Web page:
A notional network topology is shown in Figure 15. The LAN configuration is based on a dual-hubbed approach for reliability. Network management software will automatically reroute network traffic through the alternate hub in case of failure. In addition, file sharing software (e.g., the Network File System (NFS)) permits running any application on any workstation and accessing data from any disk.
The ability to run any application on any platform assumes the computer has sufficient power to perform the task. For this reason, certain computers on the diagram are labeled as planning workstations, display workstations, database server, contact server, and FEP. Planning workstations are intended to perform functions such as orbit determination, attitude determination, and mission planning. In addition, they may be used for "back-room" telemetry analysis. Some are connected directly to LAN hubs for speed and reliability, but some could be connected to FDDI or ethernet subLANs for analysis and network system administration. Benchmarks have indicated that a high-end, desktop workstation such as a Sun Sparc20 should suffice for any single planning function. Therefore, to handle the total load, several such workstations will be required to allow for peak workloads and provide redundant computer resources.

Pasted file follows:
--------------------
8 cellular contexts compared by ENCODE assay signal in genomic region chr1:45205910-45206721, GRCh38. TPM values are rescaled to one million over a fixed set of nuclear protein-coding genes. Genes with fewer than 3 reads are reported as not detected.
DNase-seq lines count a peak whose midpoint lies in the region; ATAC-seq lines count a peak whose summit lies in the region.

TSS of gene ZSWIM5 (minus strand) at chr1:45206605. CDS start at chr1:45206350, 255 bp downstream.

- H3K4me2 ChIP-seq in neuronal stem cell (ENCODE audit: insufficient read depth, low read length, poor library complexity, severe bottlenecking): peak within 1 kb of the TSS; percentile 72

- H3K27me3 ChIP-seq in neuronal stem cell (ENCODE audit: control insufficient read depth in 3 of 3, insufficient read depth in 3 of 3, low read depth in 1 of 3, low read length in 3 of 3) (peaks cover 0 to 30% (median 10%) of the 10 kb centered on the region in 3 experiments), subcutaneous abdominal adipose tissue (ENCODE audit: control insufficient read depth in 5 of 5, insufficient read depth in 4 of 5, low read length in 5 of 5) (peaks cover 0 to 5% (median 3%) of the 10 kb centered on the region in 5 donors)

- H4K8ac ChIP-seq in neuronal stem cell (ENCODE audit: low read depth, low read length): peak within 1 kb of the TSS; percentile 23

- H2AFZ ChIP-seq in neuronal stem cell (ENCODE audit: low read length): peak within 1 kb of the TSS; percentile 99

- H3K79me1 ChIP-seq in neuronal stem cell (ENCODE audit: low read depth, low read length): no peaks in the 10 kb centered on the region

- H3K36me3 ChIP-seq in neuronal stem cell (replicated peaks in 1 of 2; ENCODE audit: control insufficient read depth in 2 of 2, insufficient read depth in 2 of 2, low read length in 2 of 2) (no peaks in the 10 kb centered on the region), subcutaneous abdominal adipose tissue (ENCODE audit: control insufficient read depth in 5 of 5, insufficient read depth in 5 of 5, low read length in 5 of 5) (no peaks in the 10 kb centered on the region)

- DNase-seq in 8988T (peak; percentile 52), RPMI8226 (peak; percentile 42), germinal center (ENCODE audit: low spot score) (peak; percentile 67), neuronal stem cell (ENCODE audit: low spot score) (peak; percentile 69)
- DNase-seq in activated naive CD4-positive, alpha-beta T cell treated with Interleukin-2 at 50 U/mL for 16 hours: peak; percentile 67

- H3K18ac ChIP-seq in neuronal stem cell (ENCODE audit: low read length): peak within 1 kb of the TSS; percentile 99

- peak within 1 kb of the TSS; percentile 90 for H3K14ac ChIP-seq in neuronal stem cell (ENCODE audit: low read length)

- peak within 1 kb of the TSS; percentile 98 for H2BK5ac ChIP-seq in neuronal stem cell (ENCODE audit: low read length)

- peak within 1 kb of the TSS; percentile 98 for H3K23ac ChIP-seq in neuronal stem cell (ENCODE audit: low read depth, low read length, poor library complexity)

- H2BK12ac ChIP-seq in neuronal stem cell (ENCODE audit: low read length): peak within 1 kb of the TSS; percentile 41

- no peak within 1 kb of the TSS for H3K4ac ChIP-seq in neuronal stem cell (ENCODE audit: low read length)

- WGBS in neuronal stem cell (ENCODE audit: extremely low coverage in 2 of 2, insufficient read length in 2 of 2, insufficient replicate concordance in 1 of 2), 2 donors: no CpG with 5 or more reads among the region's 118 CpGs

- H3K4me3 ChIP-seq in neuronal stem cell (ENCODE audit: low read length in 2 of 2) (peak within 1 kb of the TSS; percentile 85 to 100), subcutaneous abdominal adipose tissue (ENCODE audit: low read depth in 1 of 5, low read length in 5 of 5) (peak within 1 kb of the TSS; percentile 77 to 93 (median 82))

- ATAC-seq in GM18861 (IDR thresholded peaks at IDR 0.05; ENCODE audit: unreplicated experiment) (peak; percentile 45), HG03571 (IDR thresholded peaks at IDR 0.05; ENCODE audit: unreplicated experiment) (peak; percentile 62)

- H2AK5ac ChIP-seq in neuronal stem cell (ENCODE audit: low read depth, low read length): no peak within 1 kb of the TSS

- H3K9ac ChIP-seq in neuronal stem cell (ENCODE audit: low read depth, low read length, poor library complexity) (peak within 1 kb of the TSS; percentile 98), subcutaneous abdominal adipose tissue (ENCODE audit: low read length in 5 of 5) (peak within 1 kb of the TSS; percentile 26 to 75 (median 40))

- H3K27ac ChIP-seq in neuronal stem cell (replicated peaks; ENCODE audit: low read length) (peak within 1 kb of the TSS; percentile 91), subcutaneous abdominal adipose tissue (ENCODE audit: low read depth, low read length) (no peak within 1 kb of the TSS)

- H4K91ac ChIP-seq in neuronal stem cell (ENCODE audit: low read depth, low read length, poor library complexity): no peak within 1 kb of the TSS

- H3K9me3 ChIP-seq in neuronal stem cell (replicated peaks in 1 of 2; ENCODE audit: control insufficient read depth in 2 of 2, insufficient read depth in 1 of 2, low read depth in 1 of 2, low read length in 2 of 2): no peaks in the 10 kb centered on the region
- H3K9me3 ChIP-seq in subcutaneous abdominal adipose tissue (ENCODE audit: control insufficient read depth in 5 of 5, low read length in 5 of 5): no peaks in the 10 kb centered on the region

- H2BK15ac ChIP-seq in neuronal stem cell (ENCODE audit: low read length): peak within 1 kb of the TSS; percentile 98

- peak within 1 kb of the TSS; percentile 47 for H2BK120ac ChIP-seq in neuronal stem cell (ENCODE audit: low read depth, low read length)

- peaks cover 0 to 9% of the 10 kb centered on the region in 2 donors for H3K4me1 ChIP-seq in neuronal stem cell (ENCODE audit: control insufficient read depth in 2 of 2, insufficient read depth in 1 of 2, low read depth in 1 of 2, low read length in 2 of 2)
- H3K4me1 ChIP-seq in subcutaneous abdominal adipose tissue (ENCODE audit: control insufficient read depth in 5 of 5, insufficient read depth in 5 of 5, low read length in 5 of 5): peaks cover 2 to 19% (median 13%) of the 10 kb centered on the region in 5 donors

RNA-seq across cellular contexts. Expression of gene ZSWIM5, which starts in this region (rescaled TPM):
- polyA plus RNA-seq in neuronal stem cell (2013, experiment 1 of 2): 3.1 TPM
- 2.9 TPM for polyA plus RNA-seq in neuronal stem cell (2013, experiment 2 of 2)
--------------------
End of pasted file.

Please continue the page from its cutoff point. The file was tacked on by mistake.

The remaining computers in Figure 15 are included to handle the real-time and possible high-rate telemetry and commanding functions. These include servers designed to handle the high-speed computing needed for high-rate telemetry and complex commanding functions. The servers are coupled with FEPs which share the load and process data coming in through a series of encryption/decryption and other interface boxes. Certain FEPs, particularly those employed for lower data rates, can handle more than one simultaneous contact; multiple strings of these interface boxes are indicated. In addition, multiple display workstations could be included with each FEP-server combination.
The final server type is the database/file server. The function of this computer is to service clients such as Orbit or Attitude who need processed telemetry data (possibly during a contact) in order to separate the processing load and avoid spikes in this load that could bog down a contact server or display workstation. These servers can be sparsely distributed on the network since typical loads are not expected to stress this server.
Disk storage is distributed randomly on the network to support swap space, temporary data storage, and permanent storage of executables. Because of file sharing software, the physical location of disk storage is not an architecture driver, except for telemetry archiving, where the network bandwidth may be a limiting factor at higher data rates and a central archiving server is desired to facilitate storage management.